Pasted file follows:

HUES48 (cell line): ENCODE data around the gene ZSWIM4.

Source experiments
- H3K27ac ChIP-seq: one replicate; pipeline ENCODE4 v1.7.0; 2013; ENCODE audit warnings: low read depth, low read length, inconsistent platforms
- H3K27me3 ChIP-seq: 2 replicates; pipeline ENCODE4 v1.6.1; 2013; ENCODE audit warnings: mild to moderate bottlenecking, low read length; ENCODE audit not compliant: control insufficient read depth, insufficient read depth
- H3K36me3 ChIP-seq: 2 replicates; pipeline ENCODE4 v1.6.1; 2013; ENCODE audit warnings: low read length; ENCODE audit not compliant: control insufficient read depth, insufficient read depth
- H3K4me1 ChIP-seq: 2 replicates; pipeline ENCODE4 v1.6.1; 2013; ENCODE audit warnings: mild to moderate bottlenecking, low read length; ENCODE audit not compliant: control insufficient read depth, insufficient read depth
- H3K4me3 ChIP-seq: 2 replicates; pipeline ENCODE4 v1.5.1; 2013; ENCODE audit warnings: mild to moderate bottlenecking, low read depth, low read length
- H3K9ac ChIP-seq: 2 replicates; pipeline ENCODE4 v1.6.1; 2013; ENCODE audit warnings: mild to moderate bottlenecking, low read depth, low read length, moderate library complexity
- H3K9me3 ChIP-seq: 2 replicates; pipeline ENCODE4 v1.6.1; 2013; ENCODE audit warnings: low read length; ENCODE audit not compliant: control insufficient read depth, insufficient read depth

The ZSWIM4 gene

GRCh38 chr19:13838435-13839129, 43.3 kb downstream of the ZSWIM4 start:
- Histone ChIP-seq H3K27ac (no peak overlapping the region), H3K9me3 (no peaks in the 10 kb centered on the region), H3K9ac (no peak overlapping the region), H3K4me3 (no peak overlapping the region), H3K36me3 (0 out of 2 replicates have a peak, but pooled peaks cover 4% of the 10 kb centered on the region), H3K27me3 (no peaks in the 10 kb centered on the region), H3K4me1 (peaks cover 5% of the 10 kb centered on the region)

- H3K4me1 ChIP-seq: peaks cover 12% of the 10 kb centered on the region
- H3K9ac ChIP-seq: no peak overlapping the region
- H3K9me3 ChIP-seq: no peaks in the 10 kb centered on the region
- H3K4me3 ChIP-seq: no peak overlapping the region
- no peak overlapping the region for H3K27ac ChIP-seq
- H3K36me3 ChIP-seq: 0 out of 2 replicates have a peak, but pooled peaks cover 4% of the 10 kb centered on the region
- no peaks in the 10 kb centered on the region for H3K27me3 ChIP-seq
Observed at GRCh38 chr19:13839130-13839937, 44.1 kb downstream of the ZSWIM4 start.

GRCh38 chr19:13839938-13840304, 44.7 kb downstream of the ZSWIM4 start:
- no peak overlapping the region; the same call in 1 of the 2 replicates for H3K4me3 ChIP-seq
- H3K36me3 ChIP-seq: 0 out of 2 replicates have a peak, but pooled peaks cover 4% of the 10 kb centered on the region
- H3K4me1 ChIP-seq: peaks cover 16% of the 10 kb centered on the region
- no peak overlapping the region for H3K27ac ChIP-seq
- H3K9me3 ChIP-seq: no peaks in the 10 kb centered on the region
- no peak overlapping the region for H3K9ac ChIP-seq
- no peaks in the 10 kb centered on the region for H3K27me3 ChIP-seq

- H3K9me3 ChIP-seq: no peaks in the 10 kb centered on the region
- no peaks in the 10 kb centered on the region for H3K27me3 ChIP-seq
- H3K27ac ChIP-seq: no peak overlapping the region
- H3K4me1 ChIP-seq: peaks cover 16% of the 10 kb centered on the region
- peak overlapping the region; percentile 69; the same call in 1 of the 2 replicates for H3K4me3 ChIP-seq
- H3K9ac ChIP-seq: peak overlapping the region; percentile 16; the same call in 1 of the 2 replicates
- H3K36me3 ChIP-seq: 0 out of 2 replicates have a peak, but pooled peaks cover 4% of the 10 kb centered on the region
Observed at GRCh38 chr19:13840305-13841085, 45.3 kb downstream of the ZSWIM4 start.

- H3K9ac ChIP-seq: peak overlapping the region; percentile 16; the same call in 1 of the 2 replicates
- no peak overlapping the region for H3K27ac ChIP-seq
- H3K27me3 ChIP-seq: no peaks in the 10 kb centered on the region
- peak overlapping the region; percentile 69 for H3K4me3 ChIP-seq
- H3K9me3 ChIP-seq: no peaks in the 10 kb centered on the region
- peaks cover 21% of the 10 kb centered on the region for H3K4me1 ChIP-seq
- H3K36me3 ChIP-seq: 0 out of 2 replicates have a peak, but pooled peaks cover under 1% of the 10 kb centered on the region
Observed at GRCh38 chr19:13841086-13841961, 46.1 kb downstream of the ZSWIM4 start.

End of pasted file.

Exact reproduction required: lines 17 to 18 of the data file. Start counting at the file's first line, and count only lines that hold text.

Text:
- no peak overlapping the region for H3K27ac ChIP-seq
- H3K36me3 ChIP-seq: 0 out of 2 replicates have a peak, but pooled peaks cover 4% of the 10 kb centered on the region